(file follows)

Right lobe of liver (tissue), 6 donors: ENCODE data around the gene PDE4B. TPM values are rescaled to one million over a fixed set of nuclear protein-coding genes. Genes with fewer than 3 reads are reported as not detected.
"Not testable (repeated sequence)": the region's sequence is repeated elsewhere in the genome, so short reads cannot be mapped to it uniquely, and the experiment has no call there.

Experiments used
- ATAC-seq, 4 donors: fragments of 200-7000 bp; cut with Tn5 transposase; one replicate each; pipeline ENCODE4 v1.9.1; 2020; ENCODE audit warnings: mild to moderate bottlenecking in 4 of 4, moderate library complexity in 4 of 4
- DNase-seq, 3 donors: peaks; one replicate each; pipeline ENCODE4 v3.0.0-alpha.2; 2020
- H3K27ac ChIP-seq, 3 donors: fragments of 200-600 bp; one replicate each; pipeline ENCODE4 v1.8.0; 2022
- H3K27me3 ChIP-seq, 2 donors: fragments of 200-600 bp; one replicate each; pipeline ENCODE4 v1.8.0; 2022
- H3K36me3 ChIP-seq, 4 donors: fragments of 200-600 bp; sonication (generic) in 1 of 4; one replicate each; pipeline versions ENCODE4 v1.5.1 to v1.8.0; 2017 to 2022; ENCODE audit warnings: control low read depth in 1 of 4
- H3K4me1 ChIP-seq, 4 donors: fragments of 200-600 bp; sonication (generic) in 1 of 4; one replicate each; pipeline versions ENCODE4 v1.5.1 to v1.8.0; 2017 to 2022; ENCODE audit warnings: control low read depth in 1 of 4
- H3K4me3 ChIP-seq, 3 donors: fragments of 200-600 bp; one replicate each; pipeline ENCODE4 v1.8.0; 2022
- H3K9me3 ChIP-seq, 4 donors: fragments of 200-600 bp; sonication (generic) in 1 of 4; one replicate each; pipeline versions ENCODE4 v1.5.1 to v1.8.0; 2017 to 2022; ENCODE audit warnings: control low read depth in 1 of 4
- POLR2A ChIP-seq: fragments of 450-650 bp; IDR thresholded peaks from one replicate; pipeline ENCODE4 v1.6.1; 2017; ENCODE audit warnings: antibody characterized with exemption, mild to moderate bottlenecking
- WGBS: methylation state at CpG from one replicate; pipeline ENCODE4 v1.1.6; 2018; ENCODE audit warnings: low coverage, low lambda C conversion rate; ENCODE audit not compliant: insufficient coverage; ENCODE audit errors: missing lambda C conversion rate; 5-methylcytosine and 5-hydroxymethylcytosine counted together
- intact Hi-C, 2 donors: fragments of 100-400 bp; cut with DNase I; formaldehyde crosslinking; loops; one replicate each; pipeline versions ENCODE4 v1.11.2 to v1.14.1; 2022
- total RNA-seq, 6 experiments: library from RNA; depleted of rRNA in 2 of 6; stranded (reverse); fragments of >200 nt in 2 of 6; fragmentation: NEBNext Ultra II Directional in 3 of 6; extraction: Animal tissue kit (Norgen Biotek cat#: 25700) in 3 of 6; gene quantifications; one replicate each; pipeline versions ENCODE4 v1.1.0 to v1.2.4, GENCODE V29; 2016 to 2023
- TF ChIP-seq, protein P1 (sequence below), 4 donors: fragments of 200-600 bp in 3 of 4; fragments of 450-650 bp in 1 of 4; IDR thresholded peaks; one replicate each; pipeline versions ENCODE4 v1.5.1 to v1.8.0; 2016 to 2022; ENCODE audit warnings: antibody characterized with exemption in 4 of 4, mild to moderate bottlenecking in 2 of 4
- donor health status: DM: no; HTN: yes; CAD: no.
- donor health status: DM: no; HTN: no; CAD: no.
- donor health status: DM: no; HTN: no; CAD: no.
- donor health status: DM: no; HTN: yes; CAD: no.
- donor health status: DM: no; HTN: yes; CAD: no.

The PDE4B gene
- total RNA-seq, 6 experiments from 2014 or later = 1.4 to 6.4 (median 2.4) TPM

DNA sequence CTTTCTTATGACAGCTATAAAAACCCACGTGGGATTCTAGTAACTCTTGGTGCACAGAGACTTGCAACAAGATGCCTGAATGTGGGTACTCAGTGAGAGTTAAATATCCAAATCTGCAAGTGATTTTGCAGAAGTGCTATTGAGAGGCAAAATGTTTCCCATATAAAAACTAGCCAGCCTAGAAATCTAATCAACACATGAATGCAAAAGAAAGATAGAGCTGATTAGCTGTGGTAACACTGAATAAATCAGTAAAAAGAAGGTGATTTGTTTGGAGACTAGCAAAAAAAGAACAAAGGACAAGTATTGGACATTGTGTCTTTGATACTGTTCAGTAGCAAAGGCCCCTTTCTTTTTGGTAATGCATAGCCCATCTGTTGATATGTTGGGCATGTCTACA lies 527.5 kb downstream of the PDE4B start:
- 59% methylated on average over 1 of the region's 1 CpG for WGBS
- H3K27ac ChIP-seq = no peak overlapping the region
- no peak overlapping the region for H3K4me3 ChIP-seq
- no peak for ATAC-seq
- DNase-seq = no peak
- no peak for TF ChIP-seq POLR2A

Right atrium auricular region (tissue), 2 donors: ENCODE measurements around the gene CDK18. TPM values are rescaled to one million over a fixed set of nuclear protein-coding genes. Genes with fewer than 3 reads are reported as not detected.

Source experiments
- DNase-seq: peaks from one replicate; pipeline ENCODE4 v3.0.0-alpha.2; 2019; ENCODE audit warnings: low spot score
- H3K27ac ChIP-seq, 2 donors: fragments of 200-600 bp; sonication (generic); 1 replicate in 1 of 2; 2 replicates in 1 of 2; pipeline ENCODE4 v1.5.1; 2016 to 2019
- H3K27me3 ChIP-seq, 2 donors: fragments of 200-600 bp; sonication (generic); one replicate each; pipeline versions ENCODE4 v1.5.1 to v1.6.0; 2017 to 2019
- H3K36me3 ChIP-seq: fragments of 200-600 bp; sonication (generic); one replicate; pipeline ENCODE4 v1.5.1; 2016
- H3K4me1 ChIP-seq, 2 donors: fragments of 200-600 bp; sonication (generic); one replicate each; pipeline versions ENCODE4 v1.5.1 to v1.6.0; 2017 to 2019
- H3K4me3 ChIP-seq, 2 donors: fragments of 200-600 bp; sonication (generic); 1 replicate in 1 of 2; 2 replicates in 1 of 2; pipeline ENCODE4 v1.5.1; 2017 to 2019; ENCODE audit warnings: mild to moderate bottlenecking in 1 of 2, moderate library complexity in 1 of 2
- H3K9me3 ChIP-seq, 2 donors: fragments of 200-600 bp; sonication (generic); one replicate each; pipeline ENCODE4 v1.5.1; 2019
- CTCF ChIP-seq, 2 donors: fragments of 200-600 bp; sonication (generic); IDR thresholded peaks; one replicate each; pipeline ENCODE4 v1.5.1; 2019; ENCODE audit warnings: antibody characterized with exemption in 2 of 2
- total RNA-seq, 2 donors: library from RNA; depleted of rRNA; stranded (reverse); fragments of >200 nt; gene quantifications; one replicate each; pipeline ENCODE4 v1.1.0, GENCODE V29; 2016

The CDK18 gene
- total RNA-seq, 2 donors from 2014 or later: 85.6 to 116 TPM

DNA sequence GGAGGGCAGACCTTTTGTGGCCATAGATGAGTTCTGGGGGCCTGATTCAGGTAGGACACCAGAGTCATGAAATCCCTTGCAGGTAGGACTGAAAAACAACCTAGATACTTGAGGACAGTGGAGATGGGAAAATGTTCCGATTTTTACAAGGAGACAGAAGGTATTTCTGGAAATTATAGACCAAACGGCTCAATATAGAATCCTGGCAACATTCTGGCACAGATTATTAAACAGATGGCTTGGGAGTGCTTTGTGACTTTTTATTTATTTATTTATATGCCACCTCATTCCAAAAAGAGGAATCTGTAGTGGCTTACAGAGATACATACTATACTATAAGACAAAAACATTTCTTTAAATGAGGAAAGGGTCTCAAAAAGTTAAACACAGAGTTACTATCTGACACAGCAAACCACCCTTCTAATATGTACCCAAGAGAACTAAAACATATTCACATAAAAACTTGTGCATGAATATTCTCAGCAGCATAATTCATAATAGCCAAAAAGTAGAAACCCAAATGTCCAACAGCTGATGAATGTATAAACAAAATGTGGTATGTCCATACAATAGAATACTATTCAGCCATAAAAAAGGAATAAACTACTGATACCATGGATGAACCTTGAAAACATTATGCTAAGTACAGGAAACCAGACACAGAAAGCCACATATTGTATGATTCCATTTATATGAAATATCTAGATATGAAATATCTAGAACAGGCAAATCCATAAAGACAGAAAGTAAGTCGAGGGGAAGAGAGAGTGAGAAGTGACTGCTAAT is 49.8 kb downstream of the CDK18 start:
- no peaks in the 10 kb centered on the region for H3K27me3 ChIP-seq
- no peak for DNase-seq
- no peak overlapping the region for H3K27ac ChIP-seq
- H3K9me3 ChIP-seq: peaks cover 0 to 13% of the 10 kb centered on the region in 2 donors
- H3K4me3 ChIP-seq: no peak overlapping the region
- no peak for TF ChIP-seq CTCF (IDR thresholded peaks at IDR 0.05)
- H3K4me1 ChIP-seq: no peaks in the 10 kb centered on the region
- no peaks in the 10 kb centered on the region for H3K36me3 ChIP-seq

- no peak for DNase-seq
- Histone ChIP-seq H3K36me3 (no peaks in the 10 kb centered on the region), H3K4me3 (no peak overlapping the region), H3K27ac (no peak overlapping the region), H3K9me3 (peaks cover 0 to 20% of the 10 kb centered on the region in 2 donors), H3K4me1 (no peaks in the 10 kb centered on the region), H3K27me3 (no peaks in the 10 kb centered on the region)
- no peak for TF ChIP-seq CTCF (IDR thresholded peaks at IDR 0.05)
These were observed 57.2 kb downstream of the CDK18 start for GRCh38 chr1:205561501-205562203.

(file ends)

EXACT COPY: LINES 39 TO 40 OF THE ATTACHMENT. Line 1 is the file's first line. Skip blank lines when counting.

- H3K9me3 ChIP-seq, 2 donors: fragments of 200-600 bp; sonication (generic); one replicate each; pipeline ENCODE4 v1.5.1; 2019
- CTCF ChIP-seq, 2 donors: fragments of 200-600 bp; sonication (generic); IDR thresholded peaks; one replicate each; pipeline ENCODE4 v1.5.1; 2019; ENCODE audit warnings: antibody characterized with exemption in 2 of 2